The Guineas Festival is here. The annual Newmarket meeting is one of the highlights of the racing calendar. Accordingly, we put together a guide to the history of the event and a summary of the two featured races, courtesy of our resident tipster.
About The Festival
The Guineas Festival is a famous flat horse-racing event taking place at Newmarket Racecourse in late April or early May every year and features two of Britain’s five annual Classic races; the 2000 Guineas Stakes and the 1000 Guineas Stakes.
The 2000 takes places on the Saturday and is open to three-year-old thoroughbred colts whereas the 1000, on the Sunday, is contested by three-year-old fillies.
Both are Group 1 races and are exactly a mile in length, taking place over Newmarket’s famous ‘Rowley Mile’.
There is a substantial prize for winning either contest with the winner of the 2000 set to pocket £297,019 and the 1000 offering up £283,550 to the victor.
Over 30,000 patrons are expecting to step through the Newmarket turnstiles and will be hoping that the weather doesn’t ruin a sterling bank holiday weekend of racing action.
The inaugural running of the 2000 Guineas came on the 18th April 1809, making this the 210th anniversary of the great race. Sir Charles Bunbury established the Guineas, having already co-founded another of the British Classics, The Derby.
Both the 1000 and 2000 Guineas were named after their original prize funds, with a guinea valued at around £1.05 at the time.
With the 2000 quickly establishing itself as a prestigious race on the calendar, the equivalent contest for fillies was introduced five years later, in 1814.
The first ever winner of the 2000 was Wizard, ridden by Bill Clift, but some more famous recent winners include Nijinsky, Rock Of Gibraltar and Frankel. Conversely, Charlotte won the inaugural 1000, with Bill Clift able to claim the maiden
victory in that version as well.
Aidan O’Brien is the most successful trainer in the history of the 2000 with nine wins to his name. His first, King of Kings, came in 1998 with the most recent, Saxon Warrior, winning last year’s outing. He has two entries this year, Ten Sovereigns and Magna Grecia, who at 10/3 and 4/1 respectively head the betting, suggest that he has a good chance of winning the race for the third consecutive year.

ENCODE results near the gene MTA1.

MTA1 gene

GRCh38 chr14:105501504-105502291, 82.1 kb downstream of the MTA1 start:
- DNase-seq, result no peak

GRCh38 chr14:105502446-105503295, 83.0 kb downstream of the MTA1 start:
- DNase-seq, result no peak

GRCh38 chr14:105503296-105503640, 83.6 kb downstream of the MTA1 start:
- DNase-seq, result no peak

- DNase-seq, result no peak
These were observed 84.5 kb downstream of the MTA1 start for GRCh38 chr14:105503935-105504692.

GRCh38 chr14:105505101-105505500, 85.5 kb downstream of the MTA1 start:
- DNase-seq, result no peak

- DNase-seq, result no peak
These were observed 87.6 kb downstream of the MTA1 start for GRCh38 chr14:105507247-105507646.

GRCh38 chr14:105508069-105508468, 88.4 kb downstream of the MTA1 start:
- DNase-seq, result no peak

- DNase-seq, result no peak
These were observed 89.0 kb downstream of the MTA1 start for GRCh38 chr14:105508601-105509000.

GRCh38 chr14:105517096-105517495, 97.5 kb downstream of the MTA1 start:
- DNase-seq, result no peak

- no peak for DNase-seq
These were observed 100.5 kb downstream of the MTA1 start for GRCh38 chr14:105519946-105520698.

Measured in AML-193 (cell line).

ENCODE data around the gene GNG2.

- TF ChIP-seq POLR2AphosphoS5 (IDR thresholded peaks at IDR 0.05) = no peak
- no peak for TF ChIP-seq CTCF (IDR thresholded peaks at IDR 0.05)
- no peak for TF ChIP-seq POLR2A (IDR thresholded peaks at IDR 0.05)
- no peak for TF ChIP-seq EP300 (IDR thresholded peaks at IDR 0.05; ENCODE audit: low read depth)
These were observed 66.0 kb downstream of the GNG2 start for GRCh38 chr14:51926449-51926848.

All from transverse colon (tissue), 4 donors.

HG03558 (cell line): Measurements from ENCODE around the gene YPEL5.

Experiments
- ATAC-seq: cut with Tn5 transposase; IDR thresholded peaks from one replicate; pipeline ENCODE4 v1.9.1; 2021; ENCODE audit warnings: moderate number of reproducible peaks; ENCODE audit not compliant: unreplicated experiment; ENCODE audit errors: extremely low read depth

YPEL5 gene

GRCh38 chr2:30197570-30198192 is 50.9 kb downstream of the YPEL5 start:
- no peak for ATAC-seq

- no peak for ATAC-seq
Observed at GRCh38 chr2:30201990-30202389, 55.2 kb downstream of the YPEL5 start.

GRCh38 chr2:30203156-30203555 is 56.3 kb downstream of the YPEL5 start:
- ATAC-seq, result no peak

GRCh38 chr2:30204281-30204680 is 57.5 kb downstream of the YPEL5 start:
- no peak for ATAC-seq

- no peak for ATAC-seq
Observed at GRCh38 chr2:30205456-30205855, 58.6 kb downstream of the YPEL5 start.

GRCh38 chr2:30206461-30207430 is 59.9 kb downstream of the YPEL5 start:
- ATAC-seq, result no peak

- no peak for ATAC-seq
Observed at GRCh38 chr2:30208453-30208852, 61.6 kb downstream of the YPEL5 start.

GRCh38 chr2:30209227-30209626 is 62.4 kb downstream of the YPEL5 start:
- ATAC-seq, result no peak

By contrast, Robert Robson trained the most 1000 winners, astonishingly training nine of the ten champions between 1818 and 1827.
The fastest winning time in either race was set in the 1000 Guineas in 2009 by Ghanaatim, who rocketed home in 1m 34.22s. The biggest ever winning distance was set in 1859 by Mayonaise, who won by an outrageous 20 lengths.
Although both races are regarded as Classics, they also each make up one third of the two domestic Triple Crowns.
The Triple Crown of Thoroughbred Racing consists of the 2000 Guineas, The Derby and the St. Leger Stakes. It has been won 15 times in total, though only twice in the last 100 years. The most recent, Nijinsky, achieved the impressive feat in 1970.
A recent near-miss came in 2012, when Camelot won the 2000 Guineas and The Derby before coming second in the St. Leger.
The Fillies’ Triple Crown is won by any horse who claims the 1000 Guineas, Epsom Oaks and St. Leger Stakes in the same season. It has been won on nine occasions, most recently by Oh So Sharp in 1985.
Our resident tipster delivers his verdict on the two huge race of the weekend.
Madhmoon wins the 2000 Guineas. A solid prep run behind Never No More in April, who was race fit having won the Madrid Handicap in March. The ground was too soft for him that day and, provided there is no deluge between now and Saturday, he can confirm the promise he displayed as a 2yo.
The 1000 is ridiculously open. Qabala looked very good when winning the Nell Gwyn at the course three weeks ago but I’d question the worth of the bare form of that race.
Lady Kaya looks a solid proposition, being ground versatile. Iridessa was long time antepost favourite and lost nothing when returning last month at Leopardstown behind Lady Kaya.
Verdict: Iridessa, Lady Kaya